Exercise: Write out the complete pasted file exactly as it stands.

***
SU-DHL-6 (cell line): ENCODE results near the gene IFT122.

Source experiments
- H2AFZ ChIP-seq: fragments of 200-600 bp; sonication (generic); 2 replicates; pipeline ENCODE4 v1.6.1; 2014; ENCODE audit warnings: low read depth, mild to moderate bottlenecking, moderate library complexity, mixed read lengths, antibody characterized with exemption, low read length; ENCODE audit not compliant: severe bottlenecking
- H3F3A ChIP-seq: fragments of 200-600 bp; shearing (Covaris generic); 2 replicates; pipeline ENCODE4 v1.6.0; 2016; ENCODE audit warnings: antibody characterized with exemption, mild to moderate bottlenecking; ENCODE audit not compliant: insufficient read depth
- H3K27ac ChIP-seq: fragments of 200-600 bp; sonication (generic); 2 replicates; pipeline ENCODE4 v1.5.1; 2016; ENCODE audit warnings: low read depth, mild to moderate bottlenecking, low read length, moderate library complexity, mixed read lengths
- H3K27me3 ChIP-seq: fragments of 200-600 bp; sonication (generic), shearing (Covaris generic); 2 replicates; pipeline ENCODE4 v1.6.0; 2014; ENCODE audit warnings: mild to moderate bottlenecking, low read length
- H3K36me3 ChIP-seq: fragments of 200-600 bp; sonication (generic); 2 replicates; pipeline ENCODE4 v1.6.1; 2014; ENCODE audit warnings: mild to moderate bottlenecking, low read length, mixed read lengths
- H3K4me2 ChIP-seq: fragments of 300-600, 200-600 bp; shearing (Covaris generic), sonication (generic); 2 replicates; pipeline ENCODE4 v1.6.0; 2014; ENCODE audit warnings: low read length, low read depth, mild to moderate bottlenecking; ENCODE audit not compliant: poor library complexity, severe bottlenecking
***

SU-DHL-6 (cell line): ENCODE results near the gene IFT122.

Source experiments
- H2AFZ ChIP-seq: fragments of 200-600 bp; sonication (generic); 2 replicates; pipeline ENCODE4 v1.6.1; 2014; ENCODE audit warnings: low read depth, mild to moderate bottlenecking, moderate library complexity, mixed read lengths, antibody characterized with exemption, low read length; ENCODE audit not compliant: severe bottlenecking
- H3F3A ChIP-seq: fragments of 200-600 bp; shearing (Covaris generic); 2 replicates; pipeline ENCODE4 v1.6.0; 2016; ENCODE audit warnings: antibody characterized with exemption, mild to moderate bottlenecking; ENCODE audit not compliant: insufficient read depth
- H3K27ac ChIP-seq: fragments of 200-600 bp; sonication (generic); 2 replicates; pipeline ENCODE4 v1.5.1; 2016; ENCODE audit warnings: low read depth, mild to moderate bottlenecking, low read length, moderate library complexity, mixed read lengths
- H3K27me3 ChIP-seq: fragments of 200-600 bp; sonication (generic), shearing (Covaris generic); 2 replicates; pipeline ENCODE4 v1.6.0; 2014; ENCODE audit warnings: mild to moderate bottlenecking, low read length
- H3K36me3 ChIP-seq: fragments of 200-600 bp; sonication (generic); 2 replicates; pipeline ENCODE4 v1.6.1; 2014; ENCODE audit warnings: mild to moderate bottlenecking, low read length, mixed read lengths
- H3K4me2 ChIP-seq: fragments of 300-600, 200-600 bp; shearing (Covaris generic), sonication (generic); 2 replicates; pipeline ENCODE4 v1.6.0; 2014; ENCODE audit warnings: low read length, low read depth, mild to moderate bottlenecking; ENCODE audit not compliant: poor library complexity, severe bottlenecking